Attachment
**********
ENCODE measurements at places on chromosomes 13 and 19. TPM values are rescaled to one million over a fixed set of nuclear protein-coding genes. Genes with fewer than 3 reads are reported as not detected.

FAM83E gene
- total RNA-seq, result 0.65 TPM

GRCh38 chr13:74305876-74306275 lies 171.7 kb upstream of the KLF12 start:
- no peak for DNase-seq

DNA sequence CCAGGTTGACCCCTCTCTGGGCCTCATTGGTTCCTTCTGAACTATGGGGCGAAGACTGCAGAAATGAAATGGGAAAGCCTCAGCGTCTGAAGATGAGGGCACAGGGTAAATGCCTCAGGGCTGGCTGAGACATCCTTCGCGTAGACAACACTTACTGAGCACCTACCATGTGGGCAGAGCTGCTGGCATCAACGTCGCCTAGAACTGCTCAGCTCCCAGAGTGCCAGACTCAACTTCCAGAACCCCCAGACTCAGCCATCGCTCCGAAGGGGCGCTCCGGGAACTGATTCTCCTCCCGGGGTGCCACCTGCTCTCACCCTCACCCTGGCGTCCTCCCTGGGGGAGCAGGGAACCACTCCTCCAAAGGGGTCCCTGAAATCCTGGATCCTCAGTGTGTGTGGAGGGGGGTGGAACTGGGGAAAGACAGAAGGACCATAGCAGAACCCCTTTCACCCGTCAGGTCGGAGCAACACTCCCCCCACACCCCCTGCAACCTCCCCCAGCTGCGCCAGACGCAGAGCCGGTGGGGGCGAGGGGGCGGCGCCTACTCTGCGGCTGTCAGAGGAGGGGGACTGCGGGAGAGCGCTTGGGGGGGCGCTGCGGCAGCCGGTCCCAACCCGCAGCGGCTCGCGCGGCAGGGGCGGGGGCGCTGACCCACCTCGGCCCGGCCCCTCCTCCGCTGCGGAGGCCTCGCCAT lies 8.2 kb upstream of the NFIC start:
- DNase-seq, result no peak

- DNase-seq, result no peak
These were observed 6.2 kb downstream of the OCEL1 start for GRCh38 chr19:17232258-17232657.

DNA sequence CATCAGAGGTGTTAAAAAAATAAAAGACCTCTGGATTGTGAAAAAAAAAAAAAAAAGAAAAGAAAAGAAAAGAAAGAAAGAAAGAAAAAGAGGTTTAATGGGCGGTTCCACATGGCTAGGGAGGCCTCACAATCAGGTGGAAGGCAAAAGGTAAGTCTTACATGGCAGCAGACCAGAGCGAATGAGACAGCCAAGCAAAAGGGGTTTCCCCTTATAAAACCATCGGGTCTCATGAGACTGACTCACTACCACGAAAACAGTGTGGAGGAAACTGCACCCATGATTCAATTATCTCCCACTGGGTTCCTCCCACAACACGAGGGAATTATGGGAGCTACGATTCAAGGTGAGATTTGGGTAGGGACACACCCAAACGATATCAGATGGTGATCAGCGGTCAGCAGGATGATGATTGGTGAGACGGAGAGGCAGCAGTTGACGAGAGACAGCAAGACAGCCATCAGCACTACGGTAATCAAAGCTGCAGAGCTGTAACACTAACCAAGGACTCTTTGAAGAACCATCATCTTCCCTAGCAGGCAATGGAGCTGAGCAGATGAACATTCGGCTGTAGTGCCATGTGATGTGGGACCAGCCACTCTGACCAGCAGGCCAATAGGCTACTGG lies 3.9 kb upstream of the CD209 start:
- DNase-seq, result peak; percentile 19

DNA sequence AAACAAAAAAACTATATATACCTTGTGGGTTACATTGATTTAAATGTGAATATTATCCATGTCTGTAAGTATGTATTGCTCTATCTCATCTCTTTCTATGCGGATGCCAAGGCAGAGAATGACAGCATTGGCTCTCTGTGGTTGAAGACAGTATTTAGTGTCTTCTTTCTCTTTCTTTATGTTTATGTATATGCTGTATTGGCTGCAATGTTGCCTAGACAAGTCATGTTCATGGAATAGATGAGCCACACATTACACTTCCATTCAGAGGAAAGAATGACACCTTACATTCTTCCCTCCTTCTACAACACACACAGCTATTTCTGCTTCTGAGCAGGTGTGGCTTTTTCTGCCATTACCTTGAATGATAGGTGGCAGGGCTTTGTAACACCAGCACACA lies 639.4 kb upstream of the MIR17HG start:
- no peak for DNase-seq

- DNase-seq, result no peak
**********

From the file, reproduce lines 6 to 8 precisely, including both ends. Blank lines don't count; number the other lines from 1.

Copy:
DNA sequence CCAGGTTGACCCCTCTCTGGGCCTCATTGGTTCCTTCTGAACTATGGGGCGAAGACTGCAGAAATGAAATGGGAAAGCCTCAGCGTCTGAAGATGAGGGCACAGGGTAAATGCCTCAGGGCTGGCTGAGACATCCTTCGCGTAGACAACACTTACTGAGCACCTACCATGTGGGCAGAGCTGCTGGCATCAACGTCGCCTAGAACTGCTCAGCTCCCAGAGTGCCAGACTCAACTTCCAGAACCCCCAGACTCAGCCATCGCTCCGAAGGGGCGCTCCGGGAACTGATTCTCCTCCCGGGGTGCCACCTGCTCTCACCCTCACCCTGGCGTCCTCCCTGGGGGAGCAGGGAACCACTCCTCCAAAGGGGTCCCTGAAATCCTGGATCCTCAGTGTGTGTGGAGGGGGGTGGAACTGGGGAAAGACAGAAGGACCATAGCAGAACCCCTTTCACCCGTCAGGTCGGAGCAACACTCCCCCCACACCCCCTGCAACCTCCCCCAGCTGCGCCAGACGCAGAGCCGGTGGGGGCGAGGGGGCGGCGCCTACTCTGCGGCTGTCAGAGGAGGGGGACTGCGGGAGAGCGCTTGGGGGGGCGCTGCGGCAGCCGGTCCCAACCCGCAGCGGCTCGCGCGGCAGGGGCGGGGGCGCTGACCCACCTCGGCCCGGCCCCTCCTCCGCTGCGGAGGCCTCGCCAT lies 8.2 kb upstream of the NFIC start:
- DNase-seq, result no peak

- DNase-seq, result no peak